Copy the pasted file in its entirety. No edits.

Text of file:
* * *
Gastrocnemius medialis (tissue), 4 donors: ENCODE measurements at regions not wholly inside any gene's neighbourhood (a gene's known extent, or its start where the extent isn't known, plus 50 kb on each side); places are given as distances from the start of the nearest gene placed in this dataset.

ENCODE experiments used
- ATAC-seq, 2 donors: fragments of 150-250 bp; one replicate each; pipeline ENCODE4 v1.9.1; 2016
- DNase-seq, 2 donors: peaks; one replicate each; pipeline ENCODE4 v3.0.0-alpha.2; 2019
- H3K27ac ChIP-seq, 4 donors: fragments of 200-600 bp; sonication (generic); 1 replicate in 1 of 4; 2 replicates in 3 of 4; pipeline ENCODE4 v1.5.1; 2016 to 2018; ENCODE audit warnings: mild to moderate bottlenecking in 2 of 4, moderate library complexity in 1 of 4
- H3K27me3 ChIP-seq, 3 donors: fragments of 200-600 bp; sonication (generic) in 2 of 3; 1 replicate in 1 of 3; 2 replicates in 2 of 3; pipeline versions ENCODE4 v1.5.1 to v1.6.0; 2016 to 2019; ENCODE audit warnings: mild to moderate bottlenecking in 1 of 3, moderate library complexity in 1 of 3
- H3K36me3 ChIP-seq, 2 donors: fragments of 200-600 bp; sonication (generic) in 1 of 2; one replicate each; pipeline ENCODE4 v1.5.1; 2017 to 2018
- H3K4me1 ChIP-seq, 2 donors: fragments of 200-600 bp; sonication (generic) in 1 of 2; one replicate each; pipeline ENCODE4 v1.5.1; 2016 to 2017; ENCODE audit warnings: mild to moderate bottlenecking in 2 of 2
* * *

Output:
Gastrocnemius medialis (tissue), 4 donors: ENCODE measurements at regions not wholly inside any gene's neighbourhood (a gene's known extent, or its start where the extent isn't known, plus 50 kb on each side); places are given as distances from the start of the nearest gene placed in this dataset.

ENCODE experiments used
- ATAC-seq, 2 donors: fragments of 150-250 bp; one replicate each; pipeline ENCODE4 v1.9.1; 2016
- DNase-seq, 2 donors: peaks; one replicate each; pipeline ENCODE4 v3.0.0-alpha.2; 2019
- H3K27ac ChIP-seq, 4 donors: fragments of 200-600 bp; sonication (generic); 1 replicate in 1 of 4; 2 replicates in 3 of 4; pipeline ENCODE4 v1.5.1; 2016 to 2018; ENCODE audit warnings: mild to moderate bottlenecking in 2 of 4, moderate library complexity in 1 of 4
- H3K27me3 ChIP-seq, 3 donors: fragments of 200-600 bp; sonication (generic) in 2 of 3; 1 replicate in 1 of 3; 2 replicates in 2 of 3; pipeline versions ENCODE4 v1.5.1 to v1.6.0; 2016 to 2019; ENCODE audit warnings: mild to moderate bottlenecking in 1 of 3, moderate library complexity in 1 of 3
- H3K36me3 ChIP-seq, 2 donors: fragments of 200-600 bp; sonication (generic) in 1 of 2; one replicate each; pipeline ENCODE4 v1.5.1; 2017 to 2018
- H3K4me1 ChIP-seq, 2 donors: fragments of 200-600 bp; sonication (generic) in 1 of 2; one replicate each; pipeline ENCODE4 v1.5.1; 2016 to 2017; ENCODE audit warnings: mild to moderate bottlenecking in 2 of 2